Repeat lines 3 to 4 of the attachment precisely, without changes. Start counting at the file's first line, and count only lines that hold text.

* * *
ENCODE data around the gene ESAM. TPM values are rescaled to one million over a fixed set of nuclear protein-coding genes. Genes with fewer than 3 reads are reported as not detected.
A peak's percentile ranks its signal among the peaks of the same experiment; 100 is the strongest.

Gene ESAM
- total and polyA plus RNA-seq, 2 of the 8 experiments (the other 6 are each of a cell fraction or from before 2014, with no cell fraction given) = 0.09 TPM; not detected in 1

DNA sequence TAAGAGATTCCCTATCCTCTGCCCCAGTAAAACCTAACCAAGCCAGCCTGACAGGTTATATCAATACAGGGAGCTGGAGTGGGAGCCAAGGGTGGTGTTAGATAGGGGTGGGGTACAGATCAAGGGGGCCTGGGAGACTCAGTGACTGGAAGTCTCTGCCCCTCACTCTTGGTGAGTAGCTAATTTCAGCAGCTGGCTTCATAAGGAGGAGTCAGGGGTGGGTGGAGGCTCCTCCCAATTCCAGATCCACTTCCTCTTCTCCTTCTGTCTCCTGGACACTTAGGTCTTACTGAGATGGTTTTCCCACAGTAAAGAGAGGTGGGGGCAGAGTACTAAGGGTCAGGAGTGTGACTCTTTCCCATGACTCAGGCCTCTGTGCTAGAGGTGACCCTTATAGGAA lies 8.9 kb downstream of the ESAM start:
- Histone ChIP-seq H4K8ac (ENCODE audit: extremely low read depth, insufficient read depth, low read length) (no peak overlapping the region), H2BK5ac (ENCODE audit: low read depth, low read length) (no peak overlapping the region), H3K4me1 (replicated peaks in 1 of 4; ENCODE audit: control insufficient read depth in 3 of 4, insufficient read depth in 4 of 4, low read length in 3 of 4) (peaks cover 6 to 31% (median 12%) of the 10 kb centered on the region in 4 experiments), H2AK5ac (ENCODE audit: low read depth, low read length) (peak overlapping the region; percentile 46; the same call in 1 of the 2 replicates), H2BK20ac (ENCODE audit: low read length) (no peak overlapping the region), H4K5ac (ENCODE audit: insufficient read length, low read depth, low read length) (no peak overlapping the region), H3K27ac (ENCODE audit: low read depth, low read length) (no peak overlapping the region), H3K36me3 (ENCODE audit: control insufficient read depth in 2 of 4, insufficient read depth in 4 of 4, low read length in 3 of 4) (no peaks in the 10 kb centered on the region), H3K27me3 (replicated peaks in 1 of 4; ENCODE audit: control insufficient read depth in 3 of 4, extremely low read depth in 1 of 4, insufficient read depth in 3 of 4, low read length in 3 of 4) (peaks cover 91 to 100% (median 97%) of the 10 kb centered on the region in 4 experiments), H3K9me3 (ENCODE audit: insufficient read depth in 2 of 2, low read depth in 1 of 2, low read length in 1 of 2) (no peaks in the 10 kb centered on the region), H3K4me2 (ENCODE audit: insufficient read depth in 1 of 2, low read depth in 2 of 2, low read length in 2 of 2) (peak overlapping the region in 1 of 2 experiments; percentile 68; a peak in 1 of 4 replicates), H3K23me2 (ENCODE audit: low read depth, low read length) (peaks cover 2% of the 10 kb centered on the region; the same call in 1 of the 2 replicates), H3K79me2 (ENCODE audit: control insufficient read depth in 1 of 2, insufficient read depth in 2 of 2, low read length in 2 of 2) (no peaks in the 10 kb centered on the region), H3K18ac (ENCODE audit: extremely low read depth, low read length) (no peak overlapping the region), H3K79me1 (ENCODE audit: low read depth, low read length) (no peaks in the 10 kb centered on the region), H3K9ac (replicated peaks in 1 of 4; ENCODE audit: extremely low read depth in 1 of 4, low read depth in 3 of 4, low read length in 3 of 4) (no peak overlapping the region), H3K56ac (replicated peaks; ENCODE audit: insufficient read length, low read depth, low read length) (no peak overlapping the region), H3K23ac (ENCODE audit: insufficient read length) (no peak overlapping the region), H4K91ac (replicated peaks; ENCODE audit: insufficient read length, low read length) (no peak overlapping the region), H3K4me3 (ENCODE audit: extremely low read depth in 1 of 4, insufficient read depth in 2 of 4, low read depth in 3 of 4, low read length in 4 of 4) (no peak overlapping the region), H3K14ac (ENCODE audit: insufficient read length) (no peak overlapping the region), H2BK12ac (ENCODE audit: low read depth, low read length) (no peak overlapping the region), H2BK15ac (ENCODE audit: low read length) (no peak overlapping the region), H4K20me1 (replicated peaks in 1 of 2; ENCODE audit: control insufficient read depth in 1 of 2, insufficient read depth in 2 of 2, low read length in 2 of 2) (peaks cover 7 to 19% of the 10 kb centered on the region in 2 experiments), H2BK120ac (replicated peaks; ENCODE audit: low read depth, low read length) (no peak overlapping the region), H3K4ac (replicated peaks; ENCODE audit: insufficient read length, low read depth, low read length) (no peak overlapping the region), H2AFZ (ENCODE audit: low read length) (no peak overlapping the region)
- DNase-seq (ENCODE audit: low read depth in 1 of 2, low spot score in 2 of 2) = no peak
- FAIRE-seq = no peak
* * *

Gene ESAM
- total and polyA plus RNA-seq, 2 of the 8 experiments (the other 6 are each of a cell fraction or from before 2014, with no cell fraction given) = 0.09 TPM; not detected in 1